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A 19th Century Monster That Is Still With Us

Psychic-questing books, like The Green Stone by Graham Phillips and Martin Keatman, and Andy Collins’ books on the subject, such as The Black Alchemist and The Second Coming, have long fascinated me. But, it’s Keatman and Phillips’ sequel to The Green Stone – namely, The Eye of Fire – that we really need to focus on here, today. It contains a strange and intriguing reference to Ranton Abbey. And what relevance does that have to this article? Well, the abbey is located only a very short drive from an infamous, haunted bridge on the Shropshire Union Canal, England. It just happens to be where a spectral “Man-Monkey” creature has been seen since 1879. It’s a chimpanzee-sized ape animal that has a pair of blazing eyes and that – like a classic ghost – appears and vanishes in spectral fashion. Ranton Abbey – known more correctly as the Augustinian Priory – was founded by Robert Fitz-Noel during the reign of Henry Plantagenet, with the construction having been completed by 1150. In the early 19th Century, the property became part of the estate of the Ansons of Shugborough, latterly the Earls of Lichfield – who are, themselves, hardly what we would call strangers to the British Bigfoot. Today, the abbey is, unfortunately, in ruins, having been accidentally ravaged and destroyed by fire during the Second World War, while occupied by Dutch soldiers. And, with that said, on to the story.

While much of The Eye of Fire is far beyond the scope of this article, the relevant data relates to a July 1982 trip to the abbey that the team of investigators in the book embarked upon, as part of their quest to locate the Eye of Fire of the book’s title. Basically, the relevant parts of Philips and Keatman’s saga reveal how one of the characters in the book, named Mary Heath, created – back in the 19th Century – a monstrous “Guardian” at the abbey, whose role was to protect an ancient artifact, one that plays a vital role in the story. In essence, Mary created a Tulpa. Or, what is also known as a “thought-form.” Of the Tulpa, I wrote the following in my book, The Slenderman Mysteries:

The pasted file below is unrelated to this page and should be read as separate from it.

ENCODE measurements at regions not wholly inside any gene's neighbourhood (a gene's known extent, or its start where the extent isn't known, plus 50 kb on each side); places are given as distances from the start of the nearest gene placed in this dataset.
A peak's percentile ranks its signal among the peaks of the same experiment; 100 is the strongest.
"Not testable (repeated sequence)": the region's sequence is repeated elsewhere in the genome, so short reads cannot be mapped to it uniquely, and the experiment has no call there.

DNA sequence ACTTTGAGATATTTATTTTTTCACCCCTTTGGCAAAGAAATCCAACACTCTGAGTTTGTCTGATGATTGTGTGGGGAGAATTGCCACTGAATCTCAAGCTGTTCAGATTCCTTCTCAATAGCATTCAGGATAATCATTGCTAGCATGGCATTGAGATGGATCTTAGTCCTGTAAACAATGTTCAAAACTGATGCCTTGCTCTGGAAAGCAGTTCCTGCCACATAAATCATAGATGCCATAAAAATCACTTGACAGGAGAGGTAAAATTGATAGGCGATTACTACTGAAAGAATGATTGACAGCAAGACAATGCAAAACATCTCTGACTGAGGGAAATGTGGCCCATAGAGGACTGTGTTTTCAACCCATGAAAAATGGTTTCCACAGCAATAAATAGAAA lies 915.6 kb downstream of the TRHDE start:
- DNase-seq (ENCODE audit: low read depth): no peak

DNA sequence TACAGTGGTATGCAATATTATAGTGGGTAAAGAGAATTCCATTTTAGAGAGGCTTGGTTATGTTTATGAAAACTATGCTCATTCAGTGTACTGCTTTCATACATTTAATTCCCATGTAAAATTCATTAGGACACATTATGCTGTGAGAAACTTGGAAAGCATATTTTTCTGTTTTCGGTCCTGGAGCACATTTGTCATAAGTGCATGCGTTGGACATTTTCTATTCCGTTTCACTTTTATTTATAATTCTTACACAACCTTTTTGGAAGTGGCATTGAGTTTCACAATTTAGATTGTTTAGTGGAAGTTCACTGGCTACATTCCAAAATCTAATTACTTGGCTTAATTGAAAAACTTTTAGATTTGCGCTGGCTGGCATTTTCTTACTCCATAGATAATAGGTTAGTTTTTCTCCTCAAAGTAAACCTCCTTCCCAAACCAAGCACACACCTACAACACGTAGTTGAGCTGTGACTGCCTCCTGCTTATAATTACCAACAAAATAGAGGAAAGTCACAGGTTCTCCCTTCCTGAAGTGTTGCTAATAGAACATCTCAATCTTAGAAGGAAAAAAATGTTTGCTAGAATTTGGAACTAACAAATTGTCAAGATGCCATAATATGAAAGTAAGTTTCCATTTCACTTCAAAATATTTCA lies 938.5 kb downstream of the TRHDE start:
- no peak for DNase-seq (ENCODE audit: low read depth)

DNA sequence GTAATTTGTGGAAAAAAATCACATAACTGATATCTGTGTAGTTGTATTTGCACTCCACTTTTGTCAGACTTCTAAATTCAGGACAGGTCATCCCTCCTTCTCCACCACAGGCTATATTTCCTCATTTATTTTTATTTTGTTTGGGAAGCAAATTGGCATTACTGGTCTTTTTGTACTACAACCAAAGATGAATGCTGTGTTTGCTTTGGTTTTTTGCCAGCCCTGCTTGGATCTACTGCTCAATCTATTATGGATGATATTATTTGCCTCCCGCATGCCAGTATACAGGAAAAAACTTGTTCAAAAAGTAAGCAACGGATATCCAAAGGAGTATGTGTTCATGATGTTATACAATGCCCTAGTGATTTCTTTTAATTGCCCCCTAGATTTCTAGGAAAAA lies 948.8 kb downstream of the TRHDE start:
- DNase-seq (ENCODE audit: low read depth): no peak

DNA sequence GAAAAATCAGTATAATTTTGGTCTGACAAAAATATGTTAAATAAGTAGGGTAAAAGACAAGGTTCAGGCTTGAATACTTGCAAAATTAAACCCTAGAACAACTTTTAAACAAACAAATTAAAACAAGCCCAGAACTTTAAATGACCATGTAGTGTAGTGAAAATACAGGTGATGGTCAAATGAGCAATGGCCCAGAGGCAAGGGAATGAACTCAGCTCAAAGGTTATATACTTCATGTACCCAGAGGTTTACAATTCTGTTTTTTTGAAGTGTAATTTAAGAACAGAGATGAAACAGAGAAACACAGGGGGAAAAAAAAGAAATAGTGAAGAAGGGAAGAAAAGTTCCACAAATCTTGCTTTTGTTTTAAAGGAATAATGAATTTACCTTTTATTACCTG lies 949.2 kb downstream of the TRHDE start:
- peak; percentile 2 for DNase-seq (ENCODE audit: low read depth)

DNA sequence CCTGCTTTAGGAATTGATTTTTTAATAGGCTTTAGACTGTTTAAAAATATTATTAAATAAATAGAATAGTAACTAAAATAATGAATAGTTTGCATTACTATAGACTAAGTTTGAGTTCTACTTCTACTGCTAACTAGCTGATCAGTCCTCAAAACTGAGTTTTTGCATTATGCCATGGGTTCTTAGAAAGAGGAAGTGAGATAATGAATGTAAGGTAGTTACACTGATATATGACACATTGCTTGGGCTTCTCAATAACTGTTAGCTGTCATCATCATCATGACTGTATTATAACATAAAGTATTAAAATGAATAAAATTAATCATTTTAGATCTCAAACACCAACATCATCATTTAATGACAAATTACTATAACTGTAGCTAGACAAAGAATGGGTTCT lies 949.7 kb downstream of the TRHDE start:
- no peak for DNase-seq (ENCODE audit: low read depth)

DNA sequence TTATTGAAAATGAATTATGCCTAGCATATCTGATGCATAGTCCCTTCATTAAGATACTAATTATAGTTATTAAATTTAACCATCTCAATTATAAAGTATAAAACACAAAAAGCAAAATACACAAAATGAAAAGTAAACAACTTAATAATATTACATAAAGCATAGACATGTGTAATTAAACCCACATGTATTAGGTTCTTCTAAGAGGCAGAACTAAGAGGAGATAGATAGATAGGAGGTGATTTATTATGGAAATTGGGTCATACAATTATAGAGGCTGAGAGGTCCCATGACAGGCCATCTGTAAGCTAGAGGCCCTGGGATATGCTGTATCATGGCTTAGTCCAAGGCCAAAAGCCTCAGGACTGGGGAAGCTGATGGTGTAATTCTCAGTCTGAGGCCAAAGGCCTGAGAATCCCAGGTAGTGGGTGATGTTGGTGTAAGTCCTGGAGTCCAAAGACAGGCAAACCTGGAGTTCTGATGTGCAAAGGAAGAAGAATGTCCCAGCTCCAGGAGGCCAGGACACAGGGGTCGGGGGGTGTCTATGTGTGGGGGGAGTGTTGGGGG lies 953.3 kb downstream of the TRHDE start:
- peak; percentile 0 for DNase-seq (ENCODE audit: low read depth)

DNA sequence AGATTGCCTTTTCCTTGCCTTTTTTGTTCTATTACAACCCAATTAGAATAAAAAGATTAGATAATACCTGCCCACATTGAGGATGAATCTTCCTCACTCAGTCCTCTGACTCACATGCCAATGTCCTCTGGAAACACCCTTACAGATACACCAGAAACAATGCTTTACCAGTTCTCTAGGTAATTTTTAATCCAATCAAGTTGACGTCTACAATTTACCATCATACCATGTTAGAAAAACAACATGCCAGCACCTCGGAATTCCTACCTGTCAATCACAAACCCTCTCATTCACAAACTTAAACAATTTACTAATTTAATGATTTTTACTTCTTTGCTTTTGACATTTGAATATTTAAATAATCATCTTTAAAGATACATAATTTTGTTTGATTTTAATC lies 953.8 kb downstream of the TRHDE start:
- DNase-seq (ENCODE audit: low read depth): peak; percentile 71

“The phenomenon of the Tulpa has its origins in the ancient teachings of Buddhism and is a Tibetan term that roughly translates into English as ‘manifestation.’ It’s a highly appropriate piece of terminology for the Slenderman. In essence, it is the process by which the human mind can allegedly bring some degree of alternative, physical existence to an entity that is created solely within the depths of the imagination – and from within the dream state, too. In other words, and as incredible as it may sound, each and every one of us may well possess the ability to give ‘life’ to certain’ ‘things’ that don’t exist in the same way that we do. That may very well extend to the Slenderman phenomenon, too. As amazing as this may all sound, there is a dark and danger-filled downside to creating a Tulpa-style thought-form. All too often they have a disturbing habit of running riot and turning against their creators. They become not just troublesome, but deeply manipulative, highly deceptive, and extremely dangerous. Sometimes even close to deadly. It’s a case of being extremely careful of what you wish and yearn for.”

Interestingly, the “Guardian” is described in the pages of Phillips’ and Keatman’s book in highly ominous tones. And, variously, as “a complete blackness, seething within itself, shapeless but at the same time having substance;” as “an abomination;” and as a heavy-breathing “great beast.” The “Guardian,” we quickly come to learn, is a horrendous, protector-style thought-form, brought into being, and roaming around an ancient abode in the heart of Ranton. But there’s more. The vile Tulpa was reportedly created by Mary Heath in 1875. How intriguing that an ominous thought-form was created in Ranton in 1875, and then – only four years later – the Man-Monkey was seen rampaging around the nearby (in fact, the very nearby) Bridge 39 on the Shropshire Union Canal. Could it be that Mary Heath’s supernatural offspring and the Man-Monkey were (and still are) one and the very same? Admittedly, this is a highly speculative and controversial question, but it is a question I simply cannot bring myself to dismiss out of hand. Rather, I suspect, it may offer us a most convincing explanation for at least some of the strange beasts that have passed, and that continue to pass, for the enigmatic phenomenon that has become known as the British Bigfoot. I say that because the Man-Monkey is still being seen…

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Nick Redfern works full time as a writer, lecturer, and journalist. He writes about a wide range of unsolved mysteries, including Bigfoot, UFOs, the Loch Ness Monster, alien encounters, and government conspiracies. Nick has written 41 books, writes for Mysterious Universe and has appeared on numerous television shows on the The History Channel, National Geographic Channel and SyFy Channel.
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